German Federal Economy Minister Robert Habeck expressed concern over the looming energy crisis this winter, telling German media that the situation was extremely tense and there is a possibility that Germany may run out of gas. Habeck spoke on Friday, appealing to Germans to reduce their consumption of natural gas ahead of this winter a day after the German government launched a new price break programme to help Germans with the rising costs of energy.
And whoever bombed the NordStream pipeline system made sure that Russia would not be able to come to the rescue by providing much needed natural gas at a critical moment.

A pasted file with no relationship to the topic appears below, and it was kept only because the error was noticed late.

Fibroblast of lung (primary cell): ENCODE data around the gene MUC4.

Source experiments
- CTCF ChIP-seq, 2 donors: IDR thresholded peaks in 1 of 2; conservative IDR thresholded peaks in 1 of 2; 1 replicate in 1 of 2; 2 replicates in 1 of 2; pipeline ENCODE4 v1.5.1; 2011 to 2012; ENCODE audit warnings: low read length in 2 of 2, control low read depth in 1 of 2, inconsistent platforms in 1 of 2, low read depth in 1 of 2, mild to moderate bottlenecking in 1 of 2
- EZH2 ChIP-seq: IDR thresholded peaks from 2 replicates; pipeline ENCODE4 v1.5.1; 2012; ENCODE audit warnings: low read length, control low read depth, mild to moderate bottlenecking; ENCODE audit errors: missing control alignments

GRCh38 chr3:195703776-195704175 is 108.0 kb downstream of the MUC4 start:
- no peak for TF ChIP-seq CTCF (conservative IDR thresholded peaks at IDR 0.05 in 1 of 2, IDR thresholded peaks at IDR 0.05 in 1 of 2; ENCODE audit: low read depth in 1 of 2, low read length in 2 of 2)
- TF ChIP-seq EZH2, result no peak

Germans desperately need to cut back if rationing is to be avoided, but here we are just weeks away from severely cold weather and that is still not happening…
The head of Germany’s Federal Network Agency, which would be in charge of gas rationing in the event of a supply emergency, repeated his warning a week ago that consumption was too high. “We will struggle to avoid a gas emergency this winter without at least 20% savings in private households, businesses and industry,” Klaus Mueller of the Bundesnetzagentur told Reuters. “The situation may become very serious if we do not significantly reduce our gas consumption,” he added.
The situation in the UK is quite dire as well.
Last week, a warning that the British people could potentially face three hour rolling blackouts this winter made headlines all over the globe…